Hoosiers' Taber Knows His Role - And Embraces It
Jan. 3, 2007
With the crowd on its feet, cheering the pivotal 3-pointer that caused the visitors to take a timeout, he stands at the center of the court, arms raised.
Was he the player who made the jumper from the wing? The one who fed the pass outside? The one who set the screen to free his teammate?
No - he was sitting on the bench. But now he's the first one on the court to congratulate his teammates, to give high-fives all around.
That's just the way it is for Kyle Taber - and the 6-7 sophomore knows his role and embraces it with a passion.
"You want to play no matter where you go, but when I came here I knew that I was not going to get in the games unless it's a situation where we are up by a lot," he says. "It's a lot of fun but it's also a lot of hard work. It's not all just glory, you need to put in long hours and come out to compete everyday."
Taber has appeared in just six games, totaling 10 minutes of action in his two years in Bloomington, but don't confuse a lack of playing time with a lack of work ethic. Taber earns his stripes behind the scenes, working tirelessly during practice to help his teammates improve and perfect strategy for the upcoming games. But that doesn't mean he gets treated any differently by head coach Kelvin Sampson.
"He's fair to everybody," Taber says. "He has different goals for the walk-ons in the classroom and certain things on the court, but he expects the same work ethic from everybody."
Throughout his coaching career, work ethic is a phrase that has constantly been linked to Sampson. He expects his players to give maximum effort, on and off the court, and according to Taber, that difference is easily noticed during practices.
"There's a big difference with Coach Sampson, especially in practice," Taber says. "You have to be more intense and into the whole practice the whole time."
Taber was a solid big man in high school, helping Evansville Central to a 20-5 record and a sectional championship in 2004. Taber averaged 13 points, 12 rebounds and 3.5 blocks per game that year for the Bears. But though he drew attention to be a scholarship athlete at several small Division I and Division II institutions - "there were some weird names in there" - Taber knew he would be better off attending his state school and trying to walk on to the team.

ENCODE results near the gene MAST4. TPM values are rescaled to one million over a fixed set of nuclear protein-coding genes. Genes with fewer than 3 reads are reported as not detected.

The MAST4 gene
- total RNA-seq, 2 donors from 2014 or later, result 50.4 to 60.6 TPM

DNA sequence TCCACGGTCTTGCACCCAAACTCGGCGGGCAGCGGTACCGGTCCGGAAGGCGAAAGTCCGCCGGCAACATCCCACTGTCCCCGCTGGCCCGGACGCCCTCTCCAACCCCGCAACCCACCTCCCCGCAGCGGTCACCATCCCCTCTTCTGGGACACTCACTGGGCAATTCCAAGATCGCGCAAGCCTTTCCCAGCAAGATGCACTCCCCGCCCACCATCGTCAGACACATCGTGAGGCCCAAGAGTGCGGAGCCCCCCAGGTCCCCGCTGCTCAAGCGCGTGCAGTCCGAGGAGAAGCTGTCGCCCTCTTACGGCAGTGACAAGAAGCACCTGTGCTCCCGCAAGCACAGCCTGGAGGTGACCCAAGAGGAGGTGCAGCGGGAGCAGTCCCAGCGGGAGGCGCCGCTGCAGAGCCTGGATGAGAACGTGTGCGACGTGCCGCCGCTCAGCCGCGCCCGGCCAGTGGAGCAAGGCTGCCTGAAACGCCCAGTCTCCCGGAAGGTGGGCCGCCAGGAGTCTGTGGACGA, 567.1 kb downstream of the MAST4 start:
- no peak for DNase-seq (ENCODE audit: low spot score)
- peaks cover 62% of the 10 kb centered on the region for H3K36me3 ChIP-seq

"I'm from Indiana and I've been watching IU my whole life," he says. "I thought the chance to come here and to walk on would be a good experience."
When asked about what it feels like to wear the jersey that he grew up idolizing, Taber looks lost, as if he is consumed by memories of his past.
"The most recent memory I can think of was when they went to the Final Four in 2002," the Evansville native says. "Me and all my friends would go out to restaurants and watch all the games. It was crazy and exciting and it probably helped my decision to come here. I never thought about playing basketball here then - I was a sophomore at the time and I had no clue."
Taber, a sports marketing and management major, and fellow walk-on Adam Ahlfeld have a little extra motivation driving them this season. With former walk-on Errek Suhr earning a scholarship and contributing significant minutes and scoring for the Hoosiers this season, the walk-ons have an example of what can be earned with hard work and determination.
"Suhr's a good player and he could have gone to a lot of different schools," Taber says. "His height is the only thing that gets him down. He does a lot of things right and that's what gave him the chance. I know that I have to go out there and give it my best and whatever happens, happens."
Taber knows when his playing time comes. As was the case against Western Illinois on Dec. 6, the sophomore gets into games that are well out of reach and works as hard as possible in limited time. In that game, he came through with a rebound, a block and a steal in four minutes of action.
So what goes through Taber's head when the Hoosier lead begins to increase late in the contest?
"You get nervous on the bench, but once you go in you just play," he says. "Your hands might get a little bit sweaty, but I'm getting used to it now. Once I get in I just play basketball." And when Sampson calls the sophomore over, Taber gets to experience the ultimate thrill for an Indiana native - he gets to hear a crowd of over 17,000 people give him a standing ovation as he checks in at the scorers table and enters the contest.
"It means they like me a little bit," he says. "I'm living the dream."
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